When family members have a better understanding of everything you’ve been doing, they might be more likely to show appreciation or even offer to help.

 

9. Graciously accept thanks and appreciation
When you’ve received far less appreciation than you deserve, it’s easy to snap at someone who thanks you for something. It might feel like their thanks is “too little, too late.”

But snapping at someone when they thank you discourages them from doing it again. Even if you feel like their appreciation isn’t enough, accept it graciously. That encourages them to show even more appreciation in the future.

 

10. Model the behavior you’d like to see
Sometimes the best way to get thanks is to give it first. If you’d like others to show appreciation toward you, start by showing them appreciation.

If your older adult does something helpful, no matter how minor, recognize it and thank them. For example, if they hang up the hand towel rather than leaving it on the counter, say thank you. You’ll be reinforcing a positive behavior and increasing the chances they’ll thank you for something in the future.

 

11. See it as a compliment
Unfortunately, the more capable, helpful, and reliable you are, the more likely you’ll be taken for granted. After all, the person who gets everything done and knows exactly what they’re doing doesn’t stand out because they’re not causing problems.

This may be a small comfort, but it can help reframe the lack of appreciation as a compliment to your outstanding caregiving skills.

 

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By DailyCaring Editorial Team
Image: Forgiving Family

 

A version of this article was originally published on Sixty and Me

 

This article wasn’t sponsored and doesn’t contain affiliate links. For more information, see How We Make Money.


5 Comments

  • […] According to http://dailycaring.com/11-ways-to-cope-with-feeling-unappreciated-as-a-caregiver/ […]

  • Reply August 22, 2017

    aj

    whoever wrote the article above has obviously never been a caregiver. Especially where you say remember your chose this. My sister said this once to me.. this was your decision. Seriously? and what was your decision? Not to help? I am not cut out that way. My parents need help and I am there. No decision, no questions. Simply is.
    Tough and more tough. Happy to do it but tough so tough at times. No pay and you lose your real job because of it. Then what?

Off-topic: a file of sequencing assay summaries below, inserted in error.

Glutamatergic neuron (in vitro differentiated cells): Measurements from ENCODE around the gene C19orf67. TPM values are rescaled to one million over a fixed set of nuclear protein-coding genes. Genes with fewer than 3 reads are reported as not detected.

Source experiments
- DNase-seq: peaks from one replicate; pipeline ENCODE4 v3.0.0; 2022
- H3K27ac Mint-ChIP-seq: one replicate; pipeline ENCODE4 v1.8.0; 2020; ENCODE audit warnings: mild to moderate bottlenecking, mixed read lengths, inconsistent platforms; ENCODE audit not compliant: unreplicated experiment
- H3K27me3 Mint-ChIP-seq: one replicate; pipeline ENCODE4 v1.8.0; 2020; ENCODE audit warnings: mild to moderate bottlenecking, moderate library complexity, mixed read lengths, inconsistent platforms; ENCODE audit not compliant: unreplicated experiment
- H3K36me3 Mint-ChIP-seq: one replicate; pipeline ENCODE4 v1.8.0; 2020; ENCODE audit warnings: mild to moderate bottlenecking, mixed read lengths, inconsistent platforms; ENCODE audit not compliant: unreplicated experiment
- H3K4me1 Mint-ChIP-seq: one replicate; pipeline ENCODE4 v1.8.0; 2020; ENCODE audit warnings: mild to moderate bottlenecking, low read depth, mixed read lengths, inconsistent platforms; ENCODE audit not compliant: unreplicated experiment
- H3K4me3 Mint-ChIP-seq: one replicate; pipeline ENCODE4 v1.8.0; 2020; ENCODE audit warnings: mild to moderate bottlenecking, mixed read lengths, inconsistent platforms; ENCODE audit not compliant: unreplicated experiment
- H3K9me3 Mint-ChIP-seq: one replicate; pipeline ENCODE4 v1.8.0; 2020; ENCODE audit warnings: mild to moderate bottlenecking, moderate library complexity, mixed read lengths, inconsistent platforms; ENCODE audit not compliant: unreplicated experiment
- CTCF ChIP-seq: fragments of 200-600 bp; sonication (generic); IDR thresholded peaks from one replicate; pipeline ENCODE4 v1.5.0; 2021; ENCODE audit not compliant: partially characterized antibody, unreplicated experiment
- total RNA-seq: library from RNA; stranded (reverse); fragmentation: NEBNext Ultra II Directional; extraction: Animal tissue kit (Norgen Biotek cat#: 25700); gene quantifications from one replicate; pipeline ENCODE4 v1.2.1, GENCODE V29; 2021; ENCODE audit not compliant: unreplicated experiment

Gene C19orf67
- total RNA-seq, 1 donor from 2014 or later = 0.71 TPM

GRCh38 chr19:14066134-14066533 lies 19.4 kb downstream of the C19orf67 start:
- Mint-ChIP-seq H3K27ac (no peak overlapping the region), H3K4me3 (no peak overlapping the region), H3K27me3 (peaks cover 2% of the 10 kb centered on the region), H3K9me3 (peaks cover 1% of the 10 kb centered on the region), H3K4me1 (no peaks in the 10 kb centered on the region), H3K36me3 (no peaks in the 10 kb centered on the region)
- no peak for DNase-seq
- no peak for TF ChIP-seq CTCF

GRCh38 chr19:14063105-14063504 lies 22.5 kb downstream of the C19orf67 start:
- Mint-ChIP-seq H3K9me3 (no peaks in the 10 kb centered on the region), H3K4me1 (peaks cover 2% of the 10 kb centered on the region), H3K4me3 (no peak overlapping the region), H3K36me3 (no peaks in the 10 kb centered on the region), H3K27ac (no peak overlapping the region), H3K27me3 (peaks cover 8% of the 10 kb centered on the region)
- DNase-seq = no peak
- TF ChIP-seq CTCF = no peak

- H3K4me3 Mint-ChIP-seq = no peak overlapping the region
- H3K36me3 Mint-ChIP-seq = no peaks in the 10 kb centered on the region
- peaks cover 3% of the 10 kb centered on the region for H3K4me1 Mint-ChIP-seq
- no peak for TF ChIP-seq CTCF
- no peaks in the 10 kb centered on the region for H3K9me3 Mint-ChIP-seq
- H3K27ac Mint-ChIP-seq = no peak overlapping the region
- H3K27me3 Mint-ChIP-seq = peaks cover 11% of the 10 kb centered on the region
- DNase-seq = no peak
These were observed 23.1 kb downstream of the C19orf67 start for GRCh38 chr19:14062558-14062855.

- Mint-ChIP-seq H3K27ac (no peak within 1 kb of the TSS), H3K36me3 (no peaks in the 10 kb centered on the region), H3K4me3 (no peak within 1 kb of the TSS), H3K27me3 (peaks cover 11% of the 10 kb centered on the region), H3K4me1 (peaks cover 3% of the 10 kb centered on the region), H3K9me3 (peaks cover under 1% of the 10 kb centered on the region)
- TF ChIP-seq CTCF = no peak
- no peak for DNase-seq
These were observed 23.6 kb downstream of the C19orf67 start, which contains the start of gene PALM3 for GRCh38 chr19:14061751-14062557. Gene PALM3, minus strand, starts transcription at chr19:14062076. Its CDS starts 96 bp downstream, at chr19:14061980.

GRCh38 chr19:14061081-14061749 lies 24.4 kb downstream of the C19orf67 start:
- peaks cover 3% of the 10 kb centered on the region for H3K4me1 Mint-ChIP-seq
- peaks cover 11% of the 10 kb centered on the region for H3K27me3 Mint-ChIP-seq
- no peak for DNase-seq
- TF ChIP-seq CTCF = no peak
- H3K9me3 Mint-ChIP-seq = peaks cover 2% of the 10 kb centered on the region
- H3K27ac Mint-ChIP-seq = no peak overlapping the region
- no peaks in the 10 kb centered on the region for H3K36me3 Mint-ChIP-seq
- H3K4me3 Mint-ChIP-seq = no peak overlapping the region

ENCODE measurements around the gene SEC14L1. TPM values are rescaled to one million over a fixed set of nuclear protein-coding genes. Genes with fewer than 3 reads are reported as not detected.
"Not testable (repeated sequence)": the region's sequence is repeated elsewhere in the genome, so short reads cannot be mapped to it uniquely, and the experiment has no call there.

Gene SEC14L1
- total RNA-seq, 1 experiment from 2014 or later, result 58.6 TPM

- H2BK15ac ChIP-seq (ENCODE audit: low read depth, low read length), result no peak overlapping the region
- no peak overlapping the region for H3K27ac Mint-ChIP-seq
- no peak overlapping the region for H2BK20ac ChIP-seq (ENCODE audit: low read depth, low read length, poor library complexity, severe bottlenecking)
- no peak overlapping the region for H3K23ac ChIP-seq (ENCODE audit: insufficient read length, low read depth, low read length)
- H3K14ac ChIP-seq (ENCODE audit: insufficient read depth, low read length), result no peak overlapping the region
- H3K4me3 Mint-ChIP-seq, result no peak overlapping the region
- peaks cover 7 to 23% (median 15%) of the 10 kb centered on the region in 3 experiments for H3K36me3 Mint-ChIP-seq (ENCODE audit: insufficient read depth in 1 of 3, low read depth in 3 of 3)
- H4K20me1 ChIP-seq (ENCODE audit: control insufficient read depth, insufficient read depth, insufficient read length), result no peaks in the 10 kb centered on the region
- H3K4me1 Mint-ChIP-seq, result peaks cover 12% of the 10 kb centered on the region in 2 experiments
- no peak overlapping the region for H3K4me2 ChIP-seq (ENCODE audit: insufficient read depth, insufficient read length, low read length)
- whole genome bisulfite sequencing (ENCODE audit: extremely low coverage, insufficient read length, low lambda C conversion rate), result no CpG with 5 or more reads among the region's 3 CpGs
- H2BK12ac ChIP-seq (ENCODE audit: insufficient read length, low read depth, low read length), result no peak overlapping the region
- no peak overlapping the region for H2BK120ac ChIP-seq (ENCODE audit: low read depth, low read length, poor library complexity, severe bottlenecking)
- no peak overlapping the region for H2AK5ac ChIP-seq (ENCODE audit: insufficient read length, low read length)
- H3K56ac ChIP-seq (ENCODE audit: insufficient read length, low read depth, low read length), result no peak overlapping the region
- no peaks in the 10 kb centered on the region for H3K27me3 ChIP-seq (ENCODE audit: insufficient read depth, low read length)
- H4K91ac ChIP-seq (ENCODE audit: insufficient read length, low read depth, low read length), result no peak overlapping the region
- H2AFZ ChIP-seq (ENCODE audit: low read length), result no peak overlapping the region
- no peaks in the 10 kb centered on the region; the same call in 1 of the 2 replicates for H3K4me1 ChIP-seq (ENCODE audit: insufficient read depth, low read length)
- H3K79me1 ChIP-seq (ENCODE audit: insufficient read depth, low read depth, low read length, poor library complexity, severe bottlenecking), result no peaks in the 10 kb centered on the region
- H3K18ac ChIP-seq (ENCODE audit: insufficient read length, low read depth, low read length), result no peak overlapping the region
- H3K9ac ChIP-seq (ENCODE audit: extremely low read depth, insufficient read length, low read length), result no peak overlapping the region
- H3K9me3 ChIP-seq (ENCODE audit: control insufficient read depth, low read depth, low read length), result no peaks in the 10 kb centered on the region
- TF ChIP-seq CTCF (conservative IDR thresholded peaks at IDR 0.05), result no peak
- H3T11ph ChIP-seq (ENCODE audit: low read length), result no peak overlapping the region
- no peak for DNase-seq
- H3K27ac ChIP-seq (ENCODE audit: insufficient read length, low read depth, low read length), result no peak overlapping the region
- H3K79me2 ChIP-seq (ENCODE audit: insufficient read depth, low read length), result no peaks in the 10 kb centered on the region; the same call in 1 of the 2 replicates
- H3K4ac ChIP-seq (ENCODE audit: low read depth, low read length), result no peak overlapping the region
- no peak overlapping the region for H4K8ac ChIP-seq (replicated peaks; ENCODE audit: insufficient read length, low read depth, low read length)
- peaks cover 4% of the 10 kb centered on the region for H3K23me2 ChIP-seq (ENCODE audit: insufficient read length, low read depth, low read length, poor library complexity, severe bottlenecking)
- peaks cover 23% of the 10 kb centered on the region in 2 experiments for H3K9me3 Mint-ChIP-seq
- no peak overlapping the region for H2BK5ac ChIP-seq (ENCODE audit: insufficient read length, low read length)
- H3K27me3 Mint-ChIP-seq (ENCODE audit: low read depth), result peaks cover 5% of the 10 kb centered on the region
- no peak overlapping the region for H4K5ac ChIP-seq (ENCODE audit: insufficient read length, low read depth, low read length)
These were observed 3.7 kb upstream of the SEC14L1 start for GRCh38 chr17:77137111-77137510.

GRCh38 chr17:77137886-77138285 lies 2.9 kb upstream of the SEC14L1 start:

• Reply August 23, 2017

      DailyCaring

      I’m so sorry to hear that you’re going through a tough time caring for your parents 🙁 I can certainly understand your dedication to them. Even if it’s a choice you didn’t want to make, it’s a choice to continue doing it and continue without making any changes. Sometimes even little changes can make a big difference in your mental and physical health and keep you going in the long run. Perhaps you could look into resources that would help you relieve stress and get regular breaks. Caregiving can certainly wear you down and create resentment and anger.

      Since your sister has decided not to help, outside sources of help sound like they’d be more helpful. Your local Area Agency on Aging is a great place to start to get referrals and find out about local programs that could help with caregiving and maybe expenses as well. More info about the Area Agency on Aging here — http://dailycaring.com/local-community-resources-for-seniors-and-caregivers-area-agency-on-aging/

      You may also find stress relief and helpful advice from a caregiver support group. Talking with people in similar situations is very therapeutic and helps you know that you’re not alone in this. Here are our favorite free, private groups on Facebook — http://dailycaring.com/11-caregiver-support-groups-on-facebook-youll-want-to-join/ We’ve also got information on how to find a local, in-person group — http://dailycaring.com/8-benefits-of-caregiver-support-groups/

      If a parent has dementia, you could call the Alzheimer’s Association 24/7 helpline at 1-800-272-3900. Their family specialists are wonderful and can direct you to local resources and in-person caregiver support groups. It’s extremely helpful to connect with a community who understands what you’re going through.

      In case it would be helpful, we’ve got a lot of stress relief suggestions here — http://dailycaring.com/category/caregiver-wellness/stress-relief/ We’ve also got plenty of articles that talk about how to get in-home caregiving help — http://dailycaring.com/category/daily-care/find-in-home-care/

      I hope this info and suggestions are helpful and that you’ll be able to find some ways to get a little rest and care for yourself while you care for your parents.

  • Reply May 23, 2017

    Susann Dundas

    Thank you. My husband has Lewy Bodies Dementia; it is easy to forget the needs of the person requiring care. It is exhausting to explain the “why” of a same question asled several times a day, and I have to remind myself that he has actually not assimilated the information – it was heard and forgotten.

    I really appreciate the emails I get from “daily caring”, and would be happy to share experiences and thoughts with other care givers who may be facing the same challenges.

    Cordially,

    Susann